Genre: CG Animation
Director: Rob Minkoff, Mark Koetsier and Chris Bailey
Cast: Michael Cera, Ricky Gervais, Mel Brooks, George Takei, Aasif Mandvi, Gabriel Iglesias, Djimon Hounsou, Michelle Yeoh, Kylie Kuioka, Cathy Shim, Samuel L. Jackson
Runtime: 1 hr 38 mins
Released By: Shaw Organisation
Opening Day: 21 July 2022
Synopsis: A hard-on-his-luck hound Hank (Michael Cera) finds himself in a town full of cats who need a hero to defend them from a ruthless villain's (Ricky Gervais) evil plot to wipe their village off the map. With help from a reluctant teacher (Samuel L. Jackson) to train him, our underdog must assume the role of town samurai and team up with the villagers to save the day.
We’re not sure who came up with the idea of turning Mel Brooks’ 1974 Western parody ‘Blazing Saddles’ into an animated comedy, but we can tell you that the result is less than inspired, even as it credits all (five!) writers of that landmark film.
Whereas the Brooks’ satire confronted racial prejudice head-on by putting a Black sheriff in a White frontier town, ‘Paws of Fury’ decidedly avoids that controversy by substituting the characters with… cats and dogs. So it is in our version that the hero is a naïve pup named Hank (Michael Cera), who is unwittingly sent by the nefarious Somali cat official Ika Chu (Ricky Gervais) to the fictional feline village of Kakamucho to be its samurai defender.
Not surprisingly, as skeptical as both he and the town are as of his own abilities, Hank eventually transforms into the town’s underdog (pun intended), in no small part to the retired master Jimbo (Samuel L. Jackson) that Hank signs a contract with to be his teacher. Besides Jimbo, Hank finds an unexpected ally in foe-turned-friend Sumo (Djimon Hounsou), a giant, dim-witted tabby cat that Ika had sent to drive the people of Kakamucho out sooner.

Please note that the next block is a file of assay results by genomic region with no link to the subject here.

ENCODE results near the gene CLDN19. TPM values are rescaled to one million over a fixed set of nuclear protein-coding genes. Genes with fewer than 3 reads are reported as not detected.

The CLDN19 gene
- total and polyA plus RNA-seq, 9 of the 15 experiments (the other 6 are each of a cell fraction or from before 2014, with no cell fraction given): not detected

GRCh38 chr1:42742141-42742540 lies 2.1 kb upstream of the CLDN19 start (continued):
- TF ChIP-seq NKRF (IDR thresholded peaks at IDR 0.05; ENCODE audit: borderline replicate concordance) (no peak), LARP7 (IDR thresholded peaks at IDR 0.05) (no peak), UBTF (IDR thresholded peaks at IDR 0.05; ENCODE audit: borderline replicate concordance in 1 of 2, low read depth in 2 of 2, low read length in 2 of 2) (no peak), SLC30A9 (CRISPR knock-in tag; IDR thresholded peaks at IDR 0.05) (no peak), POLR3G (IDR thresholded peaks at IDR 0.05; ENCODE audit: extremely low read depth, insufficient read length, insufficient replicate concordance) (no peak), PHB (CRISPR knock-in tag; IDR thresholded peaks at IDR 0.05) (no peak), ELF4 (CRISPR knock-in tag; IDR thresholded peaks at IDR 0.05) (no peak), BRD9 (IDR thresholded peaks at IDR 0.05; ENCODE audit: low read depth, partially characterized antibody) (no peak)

In case it isn’t obvious, Ika wants the town gone, seeing it as not only an eyesore but also an obstacle to his plan to expand his palace. Besides Sumo, Ika will terrorise the townspeople with two rounds of invasion led by Ohga (George Takei), a muscular Manx cat. It is on the latter offensive that Ika and his thugs will be confronted by the visiting Shogun (Brooks), a British shorthair who proves to be a lot more empathetic than Ika’s rule over the town would suggest.
Even with breaking the fourth wall with meta-gags about Hank’s obligatory training montage or the length of the movie (only 85 mins!), the script is only intermittently funny. Some jokes deliberately reference that from Brooks’ film, albeit retooled to cut down the outdated references or obscenity; others seem improvised on the fly, like Jackson’s thinly veiled reference to the Force. Thankfully, there are those which are still good for a few hearty laughs, like how the Shogun communicates to Ika through a long line of cats playing telephone and its frequent use of ‘toilet humour’ (mind you, it gets as literal as Ika obsessing over a giant jade toilet bowl known as the Super Bowl).
To veteran co-director Rob Minkoff’s credit though, there are sequences of ingenuity amidst the largely assembly-line animation. The flashbacks explaining Hank’s wanna-be samurai origins or Jimbo’s fall from grace are vividly rendered; ditto the traditional Japanese illustrations that mark the opening credits. The voice cast also elevates the material, especially a spry Brooks as the aloof Shogun, a perfectly sarcastic Gervais as the villainous Ika Chu and a signature Jackson as the cynical sensei Jimbo; though other star talent like Michelle Yeoh, Takei, Assif Mandvi and Gabriel Iglesias are somewhat under-used given the limited time their characters have.
Admittedly, you could do a lot worse than ‘Paws of Fury’ if you were looking for something to kill time with the kids; and yet, seeing as how it draws from a 1974 Brooks classic, as well as boasting an impressive voice ensemble, it is hardly surprising that one would be expecting more. It doesn’t help too that Hank is nowhere near as adorable or endearing as Po from ‘Kung Fu Panda’, which this martial arts animation will inevitably draw comparisons with, so before you saddle up, we urge you to set your expectations right, just so you won’t feel after that you’ve been taken for a ride.
(Good for an afternoon to kill time with the kids and little more, this animated comedy inspired by Mel Brooks' 1974 landmark Western parody is too tame for its own good)
Review by Gabriel Chong